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While the beggar-man, miles off, was merrily turning
Greg's gold into whiskey, and fearlessly burning
The throats of himself and companions in revel,
Ever giving this toast, "Griper Greg at the devil!"

THE ROVING ENGLISHMAN.

BEAUTIFUL NAPLES.

WITH the curious felicity which
distinguished throughout the proceedings at
Marseilles of the owners and Captain of the
Great Do, we arrived at Civita Vecchia in
the middle of one night, and started thence at
an hour which enabled us to arrive at Naples
in the middle of the next:  thus wasting twenty
hours in a passage of forty-eight. It was
nearly ten o'clock on the following morning
before we got on shore. Every book was seized
belonging to one traveller except a volume of
Byron's "Don Juan" (vehemently forbidden),
which the inspecting officer passed by, to show
his learning, with the word "Dictionary."

Hi, ho, ha! Ayah! Hi, ha, ha! Hoo!
Are the people mad? Else why do they shout,
and cry, and beg, and go a hunting over each
other's heads in this wonderful January
sunshine? No less than fourteen beggars crowd
round the ricketty high-wheeled machine, on
which I and my baggage are hoisted, with a
caution from the lacquais de place who has
already pounced upon me, to keep my carpetbag
between my legs, lest it should be stolen.

Hi; ha! Hoorooh! Ayah! Clack!
clack! clack! Smack! Hoorooh! Ayah,
ayah! The gay harness glitters, and the
little horse canters, and the people shout, and
buy and sell, and talk, and fling about their
limbs in the market-place.

When we are shown into the Victoria
Hotel, I exclaim to the waiter: "But,rny friend,
you are not going to lodge me, one of the plain
nobodies of the world, in these fine rooms."

"They are the only rooms vacant," he
replies.

"And their price?"

"Seven francs a day."

"Dinner?"

"Four francs."

"Breakfast?"

"Three francs, à la fourchette."

"Fire?"

"Five francs each basket of wood enough
for three days."

"Servants?"

"A franc a day."

So that my expenses will be between
sixteen and seventeen francs a day. Lodged
like a prince, with a sitting-room as large as
a duchess's drawing-room.

Except in Scotland, where you may see a
stout cob pull a railway train, I had no idea
what one little skinny miserable horse could
do until I perambulated the streets of Naples.
There is a popular car in the shape of a species
of coach-box placed on a long flat board
between two high wheels. It is drawn by
one horse, and the shafts come up higher than
his shoulder. If the intelligent Londoner
will think of the principle of a Hansom's cab,
he will have some idea of what I mean. These
things do not carry one person, or two persons,
or three, or four, or five, but as many as can
get into the box, stand on the board, hang on
behind, or on each other, stand up, or sit down,
in any possible manner about it. Yet the
little horse, about as large as a child's pony,
pricks his ears at the crack of the whip, and
canters away with this mass of shouting,
laughing, singing, orange-eating life behind
him, as if he had but a go-cart. The fact is,
from the construction of the carriage and the
admirable manner in which it is balanced, it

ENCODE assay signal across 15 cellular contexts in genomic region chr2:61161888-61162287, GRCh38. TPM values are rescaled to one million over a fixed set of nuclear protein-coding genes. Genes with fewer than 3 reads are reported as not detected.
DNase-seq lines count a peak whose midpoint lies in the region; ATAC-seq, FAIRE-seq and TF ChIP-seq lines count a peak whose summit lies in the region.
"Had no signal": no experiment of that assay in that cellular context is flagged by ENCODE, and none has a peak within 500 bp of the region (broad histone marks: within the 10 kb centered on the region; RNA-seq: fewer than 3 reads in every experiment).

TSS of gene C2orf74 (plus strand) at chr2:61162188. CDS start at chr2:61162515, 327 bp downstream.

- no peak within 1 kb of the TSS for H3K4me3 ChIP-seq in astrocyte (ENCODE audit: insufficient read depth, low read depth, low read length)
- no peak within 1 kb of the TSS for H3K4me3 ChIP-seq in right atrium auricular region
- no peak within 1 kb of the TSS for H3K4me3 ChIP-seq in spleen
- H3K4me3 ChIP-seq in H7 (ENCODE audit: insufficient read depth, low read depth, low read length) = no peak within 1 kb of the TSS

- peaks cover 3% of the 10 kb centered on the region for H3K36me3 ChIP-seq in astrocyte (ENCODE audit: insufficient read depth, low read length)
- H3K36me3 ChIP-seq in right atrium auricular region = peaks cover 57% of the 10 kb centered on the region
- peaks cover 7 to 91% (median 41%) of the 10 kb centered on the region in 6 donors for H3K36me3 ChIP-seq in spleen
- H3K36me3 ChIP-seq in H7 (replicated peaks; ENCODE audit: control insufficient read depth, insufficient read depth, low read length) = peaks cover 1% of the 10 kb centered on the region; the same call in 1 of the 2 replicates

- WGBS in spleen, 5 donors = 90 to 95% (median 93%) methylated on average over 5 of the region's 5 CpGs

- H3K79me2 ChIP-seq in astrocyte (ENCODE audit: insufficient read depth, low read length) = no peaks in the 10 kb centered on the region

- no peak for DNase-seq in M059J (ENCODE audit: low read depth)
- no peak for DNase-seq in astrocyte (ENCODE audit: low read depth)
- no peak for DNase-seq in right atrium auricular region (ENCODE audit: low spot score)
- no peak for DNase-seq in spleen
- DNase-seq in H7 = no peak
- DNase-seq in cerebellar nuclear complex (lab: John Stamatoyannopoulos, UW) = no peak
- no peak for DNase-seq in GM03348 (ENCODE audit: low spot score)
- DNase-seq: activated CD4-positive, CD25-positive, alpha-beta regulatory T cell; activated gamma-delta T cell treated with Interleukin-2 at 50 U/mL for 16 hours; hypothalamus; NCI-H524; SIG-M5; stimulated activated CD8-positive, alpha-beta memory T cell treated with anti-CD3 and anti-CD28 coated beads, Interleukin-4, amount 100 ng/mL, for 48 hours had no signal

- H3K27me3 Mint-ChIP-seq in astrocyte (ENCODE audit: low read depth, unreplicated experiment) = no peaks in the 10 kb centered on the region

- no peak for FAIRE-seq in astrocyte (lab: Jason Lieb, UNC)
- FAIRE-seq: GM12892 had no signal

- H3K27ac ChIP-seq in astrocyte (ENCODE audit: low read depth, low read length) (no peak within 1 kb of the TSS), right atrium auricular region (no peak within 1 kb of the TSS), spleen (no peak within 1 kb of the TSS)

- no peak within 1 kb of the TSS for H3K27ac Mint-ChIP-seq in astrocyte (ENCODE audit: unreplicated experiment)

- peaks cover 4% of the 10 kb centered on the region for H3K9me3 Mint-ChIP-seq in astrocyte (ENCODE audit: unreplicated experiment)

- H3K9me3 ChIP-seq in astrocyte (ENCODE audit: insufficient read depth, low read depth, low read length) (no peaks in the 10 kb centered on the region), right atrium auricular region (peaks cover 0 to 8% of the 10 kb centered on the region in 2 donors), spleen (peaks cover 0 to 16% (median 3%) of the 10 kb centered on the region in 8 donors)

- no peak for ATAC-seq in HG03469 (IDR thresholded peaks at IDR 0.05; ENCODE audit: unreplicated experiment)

pushes itself.

A word, however, about the Neapolitan
"tadines" (a corruption probably of the word
Citadine); they are little open hooded carriages
on four wheels, drawn by one horse, and are
quite a characteristic of Naples. They go very
fast, and when you call one, they start off like
a pea out of a pop-gun, and never wait for a
moment to learn where you are going. Their
drivers are among the most honest and best
conducted men in Naples, and you never
have a dispute about a fare. Though as far
as I can see also, everything in Naples is to
the full as dear as in London (people who
live here say dearer), the demand for
whisking you from one end of the town to
the other is not quite fivepence. They
might be a little cleaner and better to be
sure; but they are not so dirty as our cabs,
go much faster, and cost a very great
deal less. The consequence is, nobody walks
in Naples, and you have only to show
yourself at a doorway for three or four of
them to come gallopping up, laughing and
quarrelling, before perhaps you have an
idea of getting into any one of them. It
was odd to me, at first, that nobody got
hurt in them, as they tear at a racing pace
over the flat pavement; but a very short
trial enabled me to feel quite at my ease and
as safe in one of them as in an arm-chair.
The pavement of flat rough stones is, I
confess, the chief secret. I do not recommend
it for London because I have no information
to guide me as to its cost; and correct answers
from official sources are not, I am told, to be
thought of here. But this I know, that it is
easy, safe, and noiseless, which no London
pavement ever was or is; and if the proper stone
is to be got at a fair price, the sooner we lay it
down from Piccadilly to Wapping he better.

The coachman in his short brown jacket
and flower-pot hat, has on a pair of check
trousers given him last year by a traveller,
and has worn them ever since. He is a cheerful
sort of fellowthe very beau ideal of a
good-for-nothing lazy genius who will take
to nothing but to driving somebody else's
horse. He knows almost everybody we pass
(sure sign of an unsteady gentleman). There
are plainly some one or two he would rather
not see; and once or twice I fancied he was

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